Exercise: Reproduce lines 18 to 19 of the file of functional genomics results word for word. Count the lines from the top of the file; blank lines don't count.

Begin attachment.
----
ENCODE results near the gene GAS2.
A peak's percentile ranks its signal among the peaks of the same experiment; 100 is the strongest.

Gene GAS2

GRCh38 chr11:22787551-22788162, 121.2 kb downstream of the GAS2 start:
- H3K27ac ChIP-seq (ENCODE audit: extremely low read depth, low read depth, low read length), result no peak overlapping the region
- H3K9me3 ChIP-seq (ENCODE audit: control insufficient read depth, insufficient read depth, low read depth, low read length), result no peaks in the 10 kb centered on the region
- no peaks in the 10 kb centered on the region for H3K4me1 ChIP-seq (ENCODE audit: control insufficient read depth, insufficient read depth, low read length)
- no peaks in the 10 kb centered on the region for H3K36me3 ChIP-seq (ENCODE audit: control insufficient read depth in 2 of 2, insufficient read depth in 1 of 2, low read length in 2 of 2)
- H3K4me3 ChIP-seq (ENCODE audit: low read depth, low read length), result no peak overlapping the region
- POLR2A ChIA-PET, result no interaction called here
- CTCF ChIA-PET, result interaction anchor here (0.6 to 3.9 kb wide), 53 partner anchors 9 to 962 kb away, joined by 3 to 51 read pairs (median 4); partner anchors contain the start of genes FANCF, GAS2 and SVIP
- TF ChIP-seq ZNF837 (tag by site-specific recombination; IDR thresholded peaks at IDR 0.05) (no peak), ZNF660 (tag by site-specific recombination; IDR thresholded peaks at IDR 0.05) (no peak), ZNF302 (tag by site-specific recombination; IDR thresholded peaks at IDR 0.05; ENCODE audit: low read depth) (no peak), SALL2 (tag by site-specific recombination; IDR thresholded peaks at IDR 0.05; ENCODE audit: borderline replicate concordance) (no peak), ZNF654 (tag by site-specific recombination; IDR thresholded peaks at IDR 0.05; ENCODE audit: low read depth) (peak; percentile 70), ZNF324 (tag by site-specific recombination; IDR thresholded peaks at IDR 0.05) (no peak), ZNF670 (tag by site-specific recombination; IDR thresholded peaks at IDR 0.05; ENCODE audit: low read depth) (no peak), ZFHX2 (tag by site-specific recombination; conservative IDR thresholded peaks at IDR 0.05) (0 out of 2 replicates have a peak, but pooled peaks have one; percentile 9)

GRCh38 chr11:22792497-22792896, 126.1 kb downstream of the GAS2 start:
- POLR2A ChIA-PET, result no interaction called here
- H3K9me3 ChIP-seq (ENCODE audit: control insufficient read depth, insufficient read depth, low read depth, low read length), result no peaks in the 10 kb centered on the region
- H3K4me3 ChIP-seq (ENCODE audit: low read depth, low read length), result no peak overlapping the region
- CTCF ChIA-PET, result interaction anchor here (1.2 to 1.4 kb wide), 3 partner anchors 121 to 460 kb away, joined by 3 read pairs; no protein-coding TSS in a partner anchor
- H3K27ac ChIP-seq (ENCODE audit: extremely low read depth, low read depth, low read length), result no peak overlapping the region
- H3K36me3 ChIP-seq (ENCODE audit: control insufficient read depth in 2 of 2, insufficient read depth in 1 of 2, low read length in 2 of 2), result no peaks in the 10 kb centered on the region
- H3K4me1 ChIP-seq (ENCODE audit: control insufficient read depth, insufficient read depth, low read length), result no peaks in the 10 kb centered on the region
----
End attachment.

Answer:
- H3K27ac ChIP-seq (ENCODE audit: extremely low read depth, low read depth, low read length), result no peak overlapping the region
- H3K36me3 ChIP-seq (ENCODE audit: control insufficient read depth in 2 of 2, insufficient read depth in 1 of 2, low read length in 2 of 2), result no peaks in the 10 kb centered on the region